By Tom Hoban Realty Markets
It seems the rich-should-pay-their-fair-share proponents are getting lots of attention these days as economic malaise continues into a new year.
Ending what some refer to as “corporate welfare” sounds good. But most tax breaks are designed to create incentives to people and corporations with taxable income to do things in the public interest. Some are pork and need attention. When tinkering with tax breaks, though, one needs to be very discerning or a baby might be thrown out with the bath water.
A great deal of low-income and affordable apartment housing built in the past 20 years would not be were it not for an IRS code that allocates tax credits to profitable corporations in exchange for building apartments laid with restrictions on how much they can charge for rent.
Commonly referred to as the tax credit program, the developer-owner who receives the tax credits must serve families and individuals considered poor or vulnerable — usually those earning less than 60 percent of the median household income in the county where the housing is built. It’s been a remarkably efficient way to deliver affordable housing to millions of Americans and has all but replaced the failed public tenement housing model of the 1960s and 1970s that put the government directly into the housing and construction business, leaving cities with blocks of highly concentrated areas of urban blight.
The tax credit’s simplicity and efficiency is what makes it work so well: The federal government budgets a certain dollar amount of tax credits and distributes them to the states based on their population. The states then push the tax credits out through an organized system that measures numerous factors. Developers and housing providers compete for the tax credits. They, in turn, usually sell the tax credits at a discount to profitable corporations and use the cash they raise to build.
Odds are you drive by one of these apartment complexes in your daily travels and probably have no idea it is low-income housing. Anyone is eligible to rent a unit so long as they can verify their income under the thresholds. No government red tape, no long waiting period for the individuals and families of modest or low income.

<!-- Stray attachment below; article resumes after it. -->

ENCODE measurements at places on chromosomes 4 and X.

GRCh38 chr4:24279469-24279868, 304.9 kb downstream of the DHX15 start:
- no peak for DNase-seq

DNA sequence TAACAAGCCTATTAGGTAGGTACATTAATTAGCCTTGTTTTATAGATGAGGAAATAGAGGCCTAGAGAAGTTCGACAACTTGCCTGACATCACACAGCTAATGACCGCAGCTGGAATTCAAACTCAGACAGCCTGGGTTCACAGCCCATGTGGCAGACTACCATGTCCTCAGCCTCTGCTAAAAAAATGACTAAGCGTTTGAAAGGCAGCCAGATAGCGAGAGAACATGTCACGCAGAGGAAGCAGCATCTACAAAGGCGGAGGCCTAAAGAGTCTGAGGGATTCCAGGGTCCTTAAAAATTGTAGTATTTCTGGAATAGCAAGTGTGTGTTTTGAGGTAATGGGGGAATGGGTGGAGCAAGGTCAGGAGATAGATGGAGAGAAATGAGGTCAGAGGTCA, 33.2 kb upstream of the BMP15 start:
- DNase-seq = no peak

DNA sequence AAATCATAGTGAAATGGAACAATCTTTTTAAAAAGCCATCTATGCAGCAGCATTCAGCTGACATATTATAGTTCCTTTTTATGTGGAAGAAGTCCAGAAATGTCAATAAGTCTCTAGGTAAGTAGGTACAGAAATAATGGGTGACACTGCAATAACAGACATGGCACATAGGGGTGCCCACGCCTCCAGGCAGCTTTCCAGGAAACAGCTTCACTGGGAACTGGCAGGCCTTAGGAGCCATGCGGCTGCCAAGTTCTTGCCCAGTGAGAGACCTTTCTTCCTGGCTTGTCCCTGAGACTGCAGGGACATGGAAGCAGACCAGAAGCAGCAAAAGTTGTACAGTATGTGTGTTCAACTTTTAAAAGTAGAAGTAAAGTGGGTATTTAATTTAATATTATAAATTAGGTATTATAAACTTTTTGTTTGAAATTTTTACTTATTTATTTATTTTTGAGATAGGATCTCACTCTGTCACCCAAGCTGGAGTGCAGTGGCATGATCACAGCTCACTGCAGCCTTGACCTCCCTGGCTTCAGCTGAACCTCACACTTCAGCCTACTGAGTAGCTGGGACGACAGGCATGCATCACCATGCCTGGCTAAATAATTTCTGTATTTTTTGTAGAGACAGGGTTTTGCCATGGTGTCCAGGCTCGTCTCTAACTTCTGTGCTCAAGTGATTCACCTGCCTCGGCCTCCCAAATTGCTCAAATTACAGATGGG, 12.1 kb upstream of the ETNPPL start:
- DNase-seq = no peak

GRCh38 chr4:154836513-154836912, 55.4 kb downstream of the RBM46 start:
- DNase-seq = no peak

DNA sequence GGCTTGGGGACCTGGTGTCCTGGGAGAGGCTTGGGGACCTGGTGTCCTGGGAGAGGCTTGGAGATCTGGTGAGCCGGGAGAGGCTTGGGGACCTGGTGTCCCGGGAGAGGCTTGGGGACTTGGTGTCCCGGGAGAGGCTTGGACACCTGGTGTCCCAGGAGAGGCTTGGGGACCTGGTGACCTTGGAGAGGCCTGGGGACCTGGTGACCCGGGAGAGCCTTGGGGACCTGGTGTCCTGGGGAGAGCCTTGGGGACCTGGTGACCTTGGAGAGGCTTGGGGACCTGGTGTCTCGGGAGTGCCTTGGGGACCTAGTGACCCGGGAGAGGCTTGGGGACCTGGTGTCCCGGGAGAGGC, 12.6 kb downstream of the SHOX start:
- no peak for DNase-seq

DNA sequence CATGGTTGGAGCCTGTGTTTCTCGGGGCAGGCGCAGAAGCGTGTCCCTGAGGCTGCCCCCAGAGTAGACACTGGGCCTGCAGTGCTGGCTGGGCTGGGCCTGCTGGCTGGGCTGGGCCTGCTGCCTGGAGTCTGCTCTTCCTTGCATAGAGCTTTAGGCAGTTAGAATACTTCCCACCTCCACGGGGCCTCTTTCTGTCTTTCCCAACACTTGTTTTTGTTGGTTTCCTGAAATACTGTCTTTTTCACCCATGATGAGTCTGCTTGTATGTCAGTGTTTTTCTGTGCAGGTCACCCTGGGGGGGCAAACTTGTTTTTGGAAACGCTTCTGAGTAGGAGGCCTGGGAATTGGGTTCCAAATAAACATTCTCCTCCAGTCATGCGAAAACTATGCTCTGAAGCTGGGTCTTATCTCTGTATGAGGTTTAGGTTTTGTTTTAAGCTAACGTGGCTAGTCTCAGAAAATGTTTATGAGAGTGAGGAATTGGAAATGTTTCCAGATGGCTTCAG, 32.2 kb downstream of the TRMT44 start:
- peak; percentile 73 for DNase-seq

But little of this affordable product is being built right now because the market for tax credits dried up when the recession hit corporate bottom lines. Banks were major purchasers of tax credits, for example. Few are profitable today. Corporations that are profitable seem to be holding onto their cash until they can gauge the impact of the European debt crisis and the 2012 political election cycle in the U.S.
Thoughtful examination of every tax break delivered to corporations often spins out similarly. The best forms of tax incentives are geared to attract entrepreneurs and corporations to locate in your community and stay so that the jobs they create benefit your citizens. Communities that do this tend to see higher employment.
Tinkering too much with corporate tax credits and incentives is delicate business and fraught with unintended consequences if not done thoughtfully.
Thousands of people living in affordable housing in our region are depending on those in leadership positions to pay attention to the relationship between corporate profits and affordable housing under a program that has been working effectively for almost two decades. Let’s hope they keep that in mind.
Tom Hoban is co-owner of Everett-based Coast group of commercial real estate companies. Contact him at email@example.com or 425-339-3638.